The Serengeti ecosystem, one of the planet’s oldest, offers a glimpse into a nearly unchanged prehistoric world. With a history spanning over a million years, its weather patterns, flora, and fauna have remained largely intact, providing invaluable insights into early ecological systems.

This ancient landscape serves as a living laboratory for scientists and a fascinating window into the past for visitors.

Experience Swahili and Masai culture

The Serengeti is not just a wildlife haven but a mosaic of rich cultural heritage. It’s the ancestral land of the Masai people, an indigenous tribe that has preserved their ancient rituals and way of life. Visitors have the unique opportunity to engage with the Masai, learning about their deep connection with nature and their traditional practices.

Simultaneously, the pervasive Swahili culture in Tanzania enriches the visitor experience. A journey through the Serengeti includes immersive experiences like sampling local Swahili cuisine and understanding their customs.

Conservation Efforts in the Serengeti

The Serengeti’s conservation initiatives play a pivotal role in preserving this unique ecosystem. Efforts by local and international organizations focus on protecting the diverse species within the park, combating poaching, and ensuring sustainable tourism practices.

African wild dog in the Serengeti National Park, Tanzania.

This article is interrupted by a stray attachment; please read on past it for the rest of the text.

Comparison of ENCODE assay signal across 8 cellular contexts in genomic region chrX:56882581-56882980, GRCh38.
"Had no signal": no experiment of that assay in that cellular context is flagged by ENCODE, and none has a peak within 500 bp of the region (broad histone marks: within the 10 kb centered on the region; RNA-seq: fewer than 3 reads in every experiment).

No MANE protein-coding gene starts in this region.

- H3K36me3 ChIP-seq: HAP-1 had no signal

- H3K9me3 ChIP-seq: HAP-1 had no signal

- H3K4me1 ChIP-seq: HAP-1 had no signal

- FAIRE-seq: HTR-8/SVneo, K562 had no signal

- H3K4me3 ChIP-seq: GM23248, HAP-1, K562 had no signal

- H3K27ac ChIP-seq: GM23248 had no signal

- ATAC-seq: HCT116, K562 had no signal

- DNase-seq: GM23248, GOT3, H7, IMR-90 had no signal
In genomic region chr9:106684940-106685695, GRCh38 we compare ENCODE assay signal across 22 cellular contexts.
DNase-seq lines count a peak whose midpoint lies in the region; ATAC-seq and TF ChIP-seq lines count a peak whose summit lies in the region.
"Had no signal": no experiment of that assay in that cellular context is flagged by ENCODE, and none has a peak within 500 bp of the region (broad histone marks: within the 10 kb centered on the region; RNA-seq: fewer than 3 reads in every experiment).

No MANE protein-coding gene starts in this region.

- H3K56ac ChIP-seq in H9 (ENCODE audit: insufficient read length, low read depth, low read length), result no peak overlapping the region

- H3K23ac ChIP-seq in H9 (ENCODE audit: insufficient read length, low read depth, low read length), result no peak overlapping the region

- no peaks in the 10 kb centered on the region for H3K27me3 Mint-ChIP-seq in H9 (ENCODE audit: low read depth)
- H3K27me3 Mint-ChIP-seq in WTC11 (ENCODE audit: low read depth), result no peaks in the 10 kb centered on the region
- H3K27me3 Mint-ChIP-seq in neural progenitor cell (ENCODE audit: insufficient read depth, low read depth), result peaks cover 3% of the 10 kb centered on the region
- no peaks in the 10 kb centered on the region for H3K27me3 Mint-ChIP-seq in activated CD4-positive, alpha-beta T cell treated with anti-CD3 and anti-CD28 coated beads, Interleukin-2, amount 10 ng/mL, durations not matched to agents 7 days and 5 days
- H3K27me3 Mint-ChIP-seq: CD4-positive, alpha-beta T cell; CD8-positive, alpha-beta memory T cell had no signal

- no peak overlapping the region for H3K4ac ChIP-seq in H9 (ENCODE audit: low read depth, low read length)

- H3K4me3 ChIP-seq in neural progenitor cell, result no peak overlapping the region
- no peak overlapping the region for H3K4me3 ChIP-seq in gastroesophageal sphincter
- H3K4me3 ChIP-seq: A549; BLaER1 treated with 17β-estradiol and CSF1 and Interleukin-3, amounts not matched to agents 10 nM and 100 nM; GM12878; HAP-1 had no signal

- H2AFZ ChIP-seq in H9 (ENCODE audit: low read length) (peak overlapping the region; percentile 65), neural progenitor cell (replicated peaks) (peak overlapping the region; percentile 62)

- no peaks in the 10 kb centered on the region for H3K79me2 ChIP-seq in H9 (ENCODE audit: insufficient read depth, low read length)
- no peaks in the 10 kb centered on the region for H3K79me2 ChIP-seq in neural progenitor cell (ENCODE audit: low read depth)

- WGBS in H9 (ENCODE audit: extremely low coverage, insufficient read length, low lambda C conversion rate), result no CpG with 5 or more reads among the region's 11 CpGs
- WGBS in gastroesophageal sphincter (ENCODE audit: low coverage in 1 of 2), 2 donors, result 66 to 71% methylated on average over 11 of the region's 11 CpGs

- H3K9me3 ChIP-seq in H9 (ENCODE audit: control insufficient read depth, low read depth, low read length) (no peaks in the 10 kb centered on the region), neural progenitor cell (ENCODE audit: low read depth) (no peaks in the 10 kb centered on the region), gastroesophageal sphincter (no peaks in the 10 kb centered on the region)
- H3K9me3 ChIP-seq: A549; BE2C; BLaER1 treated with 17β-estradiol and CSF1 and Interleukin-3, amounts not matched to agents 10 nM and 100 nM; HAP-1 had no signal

African wild dog in the Serengeti National Park, Tanzania.

The park’s management works tirelessly to maintain a balance between visitor experiences and the well-being of wildlife. Educational programs and research projects within the park contribute to a better understanding of conservation needs and challenges.

The Birdwatcher’s Paradise

Apart from its famous mammalian fauna, the Serengeti is a haven for bird enthusiasts. Home to over 500 bird species, the park offers an unparalleled birding safari experience. From the majestic Martial Eagle to the colorful Lilac-breasted Roller, birdwatchers can revel in the sight of some of Africa’s most exotic and rare bird species.

The varied landscapes of the Serengeti, including savannahs, swamps, and woodlands, create a perfect habitat for diverse birdlife.

Home of the Great Migration

The Great Migration of over two million wildebeest, accompanied by zebras, eland, and gazelles, is a spectacular natural event. Witnessing this dramatic journey across rivers and plains, with predators like crocodiles lying in wait, is a once-in-a-lifetime experience.

Wildebeest grazing in Ndutu area, Serengeti National Park.
Wildebeest grazing in Ndutu area, Serengeti National Park.

This awe-inspiring phenomenon is a testament to the resilience and beauty of nature, capturing the essence of the wild African spirit.

No Night Drives in the Serengeti, but This is Allowed Nearby

While night drives are not permitted within the Serengeti National Park, nearby lodges offer nocturnal safari experiences. These drives reveal a different aspect of the wilderness, with nocturnal creatures like civets, bush babies, and aardvarks emerging under the cover of darkness.

The absence of fences around the Serengeti enhances the likelihood of encountering a diverse range of wildlife during these exhilarating night excursions.